Question 1: For pediatric asthma, does albuterol and ipratropium (combined) show benefit over albuterol alone?
Depending on where you practice, inhaled short-acting beta-agonists (SABAs) such as albuterol/salbutamol combined with an anticholinergic such as ipratropium go by numerous names (Duoneb, Combivent, A&A, Breva, Duolin, etc). They come in both nebulized and meter-dosed inhaler (MDI) formulations. In kids with asthma exacerbations, practitioners may or may not supplement SABAs with anticholinergic medication (eg, ipratropium bromide). Does something this simple potentially make a difference?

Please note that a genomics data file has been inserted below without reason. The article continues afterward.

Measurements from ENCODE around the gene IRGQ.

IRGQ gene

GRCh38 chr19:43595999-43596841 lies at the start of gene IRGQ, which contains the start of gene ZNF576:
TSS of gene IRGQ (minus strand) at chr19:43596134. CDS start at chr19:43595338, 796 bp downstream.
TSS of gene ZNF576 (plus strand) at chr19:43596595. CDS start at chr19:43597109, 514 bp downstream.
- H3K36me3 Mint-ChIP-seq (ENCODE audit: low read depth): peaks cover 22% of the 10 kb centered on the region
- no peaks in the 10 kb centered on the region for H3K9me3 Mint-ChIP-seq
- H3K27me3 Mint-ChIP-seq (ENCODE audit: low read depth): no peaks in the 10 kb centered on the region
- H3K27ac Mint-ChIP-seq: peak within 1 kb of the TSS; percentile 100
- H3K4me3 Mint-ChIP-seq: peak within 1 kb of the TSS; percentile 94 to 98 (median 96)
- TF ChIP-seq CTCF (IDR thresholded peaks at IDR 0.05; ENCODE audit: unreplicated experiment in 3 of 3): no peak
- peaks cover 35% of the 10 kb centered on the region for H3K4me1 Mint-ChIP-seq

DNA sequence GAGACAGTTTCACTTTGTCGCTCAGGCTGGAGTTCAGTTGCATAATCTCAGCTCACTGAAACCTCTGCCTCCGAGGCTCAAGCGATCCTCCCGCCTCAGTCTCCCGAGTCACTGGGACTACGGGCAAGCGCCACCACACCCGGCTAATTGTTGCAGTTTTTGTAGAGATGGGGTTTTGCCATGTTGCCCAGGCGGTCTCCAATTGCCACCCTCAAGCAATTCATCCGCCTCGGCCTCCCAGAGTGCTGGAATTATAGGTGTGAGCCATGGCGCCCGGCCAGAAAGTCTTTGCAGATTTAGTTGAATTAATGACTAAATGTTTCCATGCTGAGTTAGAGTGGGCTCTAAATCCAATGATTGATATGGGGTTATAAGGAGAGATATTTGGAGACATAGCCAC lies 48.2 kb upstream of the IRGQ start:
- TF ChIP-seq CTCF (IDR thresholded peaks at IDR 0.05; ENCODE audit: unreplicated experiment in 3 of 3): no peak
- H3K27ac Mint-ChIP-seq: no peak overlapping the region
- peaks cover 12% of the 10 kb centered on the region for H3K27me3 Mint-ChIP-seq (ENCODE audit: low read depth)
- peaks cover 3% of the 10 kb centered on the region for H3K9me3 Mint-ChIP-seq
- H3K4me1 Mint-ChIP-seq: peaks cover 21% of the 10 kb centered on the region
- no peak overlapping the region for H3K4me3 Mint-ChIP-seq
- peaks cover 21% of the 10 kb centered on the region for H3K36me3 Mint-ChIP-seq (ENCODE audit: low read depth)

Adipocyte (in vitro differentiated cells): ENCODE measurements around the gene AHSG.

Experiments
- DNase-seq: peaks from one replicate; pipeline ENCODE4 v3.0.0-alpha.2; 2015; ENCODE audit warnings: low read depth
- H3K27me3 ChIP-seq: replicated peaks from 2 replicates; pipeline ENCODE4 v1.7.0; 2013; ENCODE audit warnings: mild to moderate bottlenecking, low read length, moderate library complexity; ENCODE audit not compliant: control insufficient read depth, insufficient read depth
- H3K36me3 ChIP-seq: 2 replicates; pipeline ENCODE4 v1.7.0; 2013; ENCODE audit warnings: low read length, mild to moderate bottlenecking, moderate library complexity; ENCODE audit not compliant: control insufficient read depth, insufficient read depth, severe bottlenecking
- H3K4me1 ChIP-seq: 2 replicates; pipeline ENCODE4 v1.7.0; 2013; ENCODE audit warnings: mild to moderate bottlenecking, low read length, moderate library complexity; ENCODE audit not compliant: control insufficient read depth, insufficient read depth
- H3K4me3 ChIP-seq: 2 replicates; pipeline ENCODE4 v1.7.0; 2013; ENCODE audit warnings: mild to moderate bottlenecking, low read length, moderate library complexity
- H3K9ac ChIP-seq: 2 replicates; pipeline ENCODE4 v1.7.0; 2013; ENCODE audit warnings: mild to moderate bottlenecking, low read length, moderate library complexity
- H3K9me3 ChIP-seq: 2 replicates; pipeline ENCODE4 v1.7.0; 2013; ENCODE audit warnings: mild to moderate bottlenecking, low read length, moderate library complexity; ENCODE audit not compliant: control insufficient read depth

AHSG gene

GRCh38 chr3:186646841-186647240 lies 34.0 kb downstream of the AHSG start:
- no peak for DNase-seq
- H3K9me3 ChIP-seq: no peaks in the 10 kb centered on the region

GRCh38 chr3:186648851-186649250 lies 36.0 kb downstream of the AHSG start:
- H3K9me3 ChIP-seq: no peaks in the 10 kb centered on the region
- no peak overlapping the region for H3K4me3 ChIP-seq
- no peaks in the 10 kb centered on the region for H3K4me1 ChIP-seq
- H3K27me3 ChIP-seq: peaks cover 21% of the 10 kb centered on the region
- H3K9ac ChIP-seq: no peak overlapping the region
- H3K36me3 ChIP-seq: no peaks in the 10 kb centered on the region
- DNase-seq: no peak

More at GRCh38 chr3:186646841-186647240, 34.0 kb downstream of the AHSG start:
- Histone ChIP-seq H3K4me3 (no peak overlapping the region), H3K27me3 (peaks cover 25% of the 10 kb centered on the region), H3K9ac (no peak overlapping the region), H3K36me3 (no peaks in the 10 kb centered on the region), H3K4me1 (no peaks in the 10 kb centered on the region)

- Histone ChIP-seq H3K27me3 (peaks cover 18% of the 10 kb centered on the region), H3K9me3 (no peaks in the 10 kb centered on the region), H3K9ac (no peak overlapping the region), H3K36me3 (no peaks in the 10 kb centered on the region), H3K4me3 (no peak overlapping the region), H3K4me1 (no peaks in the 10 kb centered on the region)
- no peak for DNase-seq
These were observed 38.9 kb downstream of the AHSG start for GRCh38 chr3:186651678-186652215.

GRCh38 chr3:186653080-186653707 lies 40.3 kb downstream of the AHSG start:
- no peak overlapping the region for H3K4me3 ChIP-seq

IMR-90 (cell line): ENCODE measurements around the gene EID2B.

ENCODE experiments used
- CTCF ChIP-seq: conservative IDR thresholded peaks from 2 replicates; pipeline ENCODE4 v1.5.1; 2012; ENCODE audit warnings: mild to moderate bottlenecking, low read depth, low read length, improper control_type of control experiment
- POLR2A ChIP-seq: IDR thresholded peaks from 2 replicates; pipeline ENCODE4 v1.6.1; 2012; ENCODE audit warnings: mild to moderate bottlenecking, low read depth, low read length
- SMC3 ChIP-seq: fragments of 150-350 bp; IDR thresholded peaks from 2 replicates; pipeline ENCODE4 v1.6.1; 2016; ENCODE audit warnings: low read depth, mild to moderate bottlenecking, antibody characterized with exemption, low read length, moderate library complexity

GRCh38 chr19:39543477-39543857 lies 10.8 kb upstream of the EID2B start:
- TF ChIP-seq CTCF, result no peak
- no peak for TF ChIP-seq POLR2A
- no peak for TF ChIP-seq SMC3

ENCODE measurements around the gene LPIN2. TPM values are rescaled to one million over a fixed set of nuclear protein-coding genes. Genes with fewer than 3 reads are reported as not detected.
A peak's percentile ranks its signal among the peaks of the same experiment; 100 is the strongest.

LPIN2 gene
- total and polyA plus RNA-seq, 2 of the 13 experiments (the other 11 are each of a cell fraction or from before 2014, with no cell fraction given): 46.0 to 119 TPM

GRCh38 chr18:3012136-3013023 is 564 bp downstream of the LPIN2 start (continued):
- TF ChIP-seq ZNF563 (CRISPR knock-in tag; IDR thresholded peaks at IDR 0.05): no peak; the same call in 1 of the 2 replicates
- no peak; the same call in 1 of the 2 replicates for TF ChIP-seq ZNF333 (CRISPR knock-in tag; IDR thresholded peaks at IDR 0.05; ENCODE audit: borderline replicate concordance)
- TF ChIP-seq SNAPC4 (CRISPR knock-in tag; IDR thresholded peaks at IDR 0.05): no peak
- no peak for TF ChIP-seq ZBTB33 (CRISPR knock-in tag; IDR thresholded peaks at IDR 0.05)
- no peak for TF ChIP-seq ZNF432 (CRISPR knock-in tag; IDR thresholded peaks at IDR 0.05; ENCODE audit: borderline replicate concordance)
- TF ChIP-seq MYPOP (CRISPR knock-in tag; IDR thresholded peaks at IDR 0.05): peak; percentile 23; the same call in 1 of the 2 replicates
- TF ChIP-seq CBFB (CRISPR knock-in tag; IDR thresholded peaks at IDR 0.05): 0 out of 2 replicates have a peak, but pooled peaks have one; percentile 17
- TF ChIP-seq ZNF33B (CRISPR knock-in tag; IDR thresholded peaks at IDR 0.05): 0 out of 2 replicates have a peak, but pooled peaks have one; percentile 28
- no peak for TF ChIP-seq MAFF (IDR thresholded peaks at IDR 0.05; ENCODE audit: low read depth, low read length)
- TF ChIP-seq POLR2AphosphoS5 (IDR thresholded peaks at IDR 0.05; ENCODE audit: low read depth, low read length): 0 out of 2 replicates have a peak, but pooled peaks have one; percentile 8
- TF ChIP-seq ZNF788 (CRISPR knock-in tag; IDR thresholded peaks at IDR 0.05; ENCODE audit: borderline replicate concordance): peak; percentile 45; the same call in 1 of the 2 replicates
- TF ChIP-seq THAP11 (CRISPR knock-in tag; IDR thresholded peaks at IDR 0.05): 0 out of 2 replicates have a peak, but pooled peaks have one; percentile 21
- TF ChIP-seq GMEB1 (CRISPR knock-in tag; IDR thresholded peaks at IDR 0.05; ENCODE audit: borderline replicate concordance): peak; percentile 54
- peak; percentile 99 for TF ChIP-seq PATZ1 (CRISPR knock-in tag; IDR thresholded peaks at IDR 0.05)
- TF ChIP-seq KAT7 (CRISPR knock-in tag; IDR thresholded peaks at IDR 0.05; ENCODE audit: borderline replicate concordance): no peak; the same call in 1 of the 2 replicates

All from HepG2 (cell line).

A 2013 Cochrane systematic review and meta-analysis by Griffiths and Ducharme explored, in particular, whether the addition of anticholinergics to SABAs—when compared to SABAs alone—reduced hospital admissions when treating initial asthma exacerbations.1 This meta-analysis included 19 studies (N = 2,497 total patients), and ipratropium bromide was the anticholinergic of choice in 18 of these 19 randomized studies. Sixteen of the 19 studies involved multiple doses (predominantly two or three doses), and the patients’ ages ranged from 18 months to 18 years. In regard to the primary outcome of hospital admission, the risk ratio of SABA/anticholinergic to SABA alone was 0.73 (95% CI, 0.63–0.85), suggesting that the addition of an anticholinergic (eg, ipratropium) to SABA (eg, albuterol) decreases hospital admissions. The number needed to treat (NNT) for beneficial effect was 16, and most children treated demonstrated moderate to severe asthma exacerbations at presentation. A previous systematic review by Rowe et al had found similar results regarding hospital admissions.2